vSAN Memory Consumption Calculator

I ran into a strange issue today, a host was consuming way to much of RAM while running a single VM running on it. And that single VM was only configured with half of the RAM of the host?!? After some basic troubleshooting a colleague (thanks Satish) pointed me to the KB article KB2113954 which explained the issue.

vSAN Memory

The host in question was configured with 128GB of RAM and had 4 disk groups with 7 large capacity disks. If you do the math it required 48GB of RAM to run this vSAN configuration. In other words, it explained what we saw! vSAN was gobbling up more RAM than was anticipated!

To calculate vSAN memory consumption you use this equation:

BaseConsumption + (NumDiskGroups * (DiskGroupBaseConsumption + (SSDMemOverheadPerGB * SSDSize))) + (NumCapacityDisks * CapacityDiskBaseConsumption)

Easy right? Well let me make it even easier for you:

vSAN Memory Consumption Calculator

Note: In the vSAN 6.2 and 6.6 releases, encryption and deduplication features have no impact on memory consumption.

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Configure vSAN with iSCSI based disks

Every time I needed to test something on vSAN in my vLab, I had to spin up some dusty nested ESXi nodes because I don’t have the proper disks in my test NUCs. But now thanks to William Lam I found a way to allow vSAN to claim iSCSI disks and let them contribute to the vSAN Disk Group! This way I can leave the nested ESXi nodes powered off and very easily test disk and host failures and play around with the Ruby vSphere Console (RVC).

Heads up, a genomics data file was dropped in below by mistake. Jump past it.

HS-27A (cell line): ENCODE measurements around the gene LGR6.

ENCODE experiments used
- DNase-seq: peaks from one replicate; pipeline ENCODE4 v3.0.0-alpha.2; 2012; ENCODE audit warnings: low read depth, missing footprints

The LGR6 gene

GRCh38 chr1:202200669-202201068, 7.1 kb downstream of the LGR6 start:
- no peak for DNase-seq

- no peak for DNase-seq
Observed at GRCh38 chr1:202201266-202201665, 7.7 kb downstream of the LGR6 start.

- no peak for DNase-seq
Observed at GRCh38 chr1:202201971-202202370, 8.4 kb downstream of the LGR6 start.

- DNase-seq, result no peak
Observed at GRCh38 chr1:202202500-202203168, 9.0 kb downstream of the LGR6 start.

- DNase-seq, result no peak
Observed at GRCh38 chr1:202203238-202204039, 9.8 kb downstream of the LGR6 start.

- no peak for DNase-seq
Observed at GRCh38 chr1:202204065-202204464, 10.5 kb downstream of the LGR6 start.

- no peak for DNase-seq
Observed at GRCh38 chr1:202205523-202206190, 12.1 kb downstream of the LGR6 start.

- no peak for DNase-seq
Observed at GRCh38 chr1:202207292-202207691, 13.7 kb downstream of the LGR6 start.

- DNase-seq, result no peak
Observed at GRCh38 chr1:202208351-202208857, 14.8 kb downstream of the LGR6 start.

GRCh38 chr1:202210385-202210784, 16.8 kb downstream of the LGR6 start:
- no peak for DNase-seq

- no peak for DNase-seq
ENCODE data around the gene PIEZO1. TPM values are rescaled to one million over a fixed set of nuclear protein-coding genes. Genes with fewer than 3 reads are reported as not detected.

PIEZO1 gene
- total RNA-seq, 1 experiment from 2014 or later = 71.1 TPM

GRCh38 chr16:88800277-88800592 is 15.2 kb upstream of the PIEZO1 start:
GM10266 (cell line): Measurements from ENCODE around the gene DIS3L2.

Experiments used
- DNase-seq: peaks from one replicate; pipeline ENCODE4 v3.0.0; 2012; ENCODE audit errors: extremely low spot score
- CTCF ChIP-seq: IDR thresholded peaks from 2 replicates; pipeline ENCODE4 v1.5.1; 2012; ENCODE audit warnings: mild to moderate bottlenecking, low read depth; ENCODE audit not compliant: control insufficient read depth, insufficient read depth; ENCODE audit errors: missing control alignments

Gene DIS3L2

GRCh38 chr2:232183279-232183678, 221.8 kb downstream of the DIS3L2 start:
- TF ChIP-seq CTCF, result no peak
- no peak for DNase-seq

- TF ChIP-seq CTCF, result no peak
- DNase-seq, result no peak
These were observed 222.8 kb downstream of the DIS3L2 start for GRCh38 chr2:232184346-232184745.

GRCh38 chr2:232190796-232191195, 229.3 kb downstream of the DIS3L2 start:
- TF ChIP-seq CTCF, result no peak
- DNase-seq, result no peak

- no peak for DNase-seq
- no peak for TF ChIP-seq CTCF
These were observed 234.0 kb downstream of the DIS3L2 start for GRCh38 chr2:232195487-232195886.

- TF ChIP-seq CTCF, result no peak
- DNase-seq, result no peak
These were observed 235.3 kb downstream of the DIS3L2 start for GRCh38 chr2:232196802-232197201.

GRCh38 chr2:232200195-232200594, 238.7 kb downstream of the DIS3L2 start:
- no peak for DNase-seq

Below you will see a 3 node NUC cluster without any local storage running vSAN! Pretty cool stuff!

Configure vSAN

I really hope that I don’t have to explain this, but then again better safe than sorry. 🙂

Disclaimer !! This is officially not supported by VMware, please do not use this for production or evaluation.

Now that’s out of the way let’s get started.

Configure vSAN with iSCSI disks

Before you continue present the iSCSI LUNs to your ESXi hosts. But be aware that you don’t share the LUNs across the ESXi hosts, present a dedicated set of LUNs for vSAN per ESXi host.

Open the vSphere Web Client and mark one of the presented iSCSI LUNs as a Flash device.
Click on Hosts and Clusters -> Select a Host -> Configure -> Storage Devices -> Select the iSCSI LUN to be marked as SSD -> All Actions -> Mark as Flash Disk.

And voilà! The disk device is now marked as a Flash Disk instead of a Hard Disk.

Repeat the last step for all your ESXi hosts contributing storage to the vSAN Disk Group!

The next step is to SSH to your ESXi host and run the following command to allow iSCSI disks to be claimed by vSAN.


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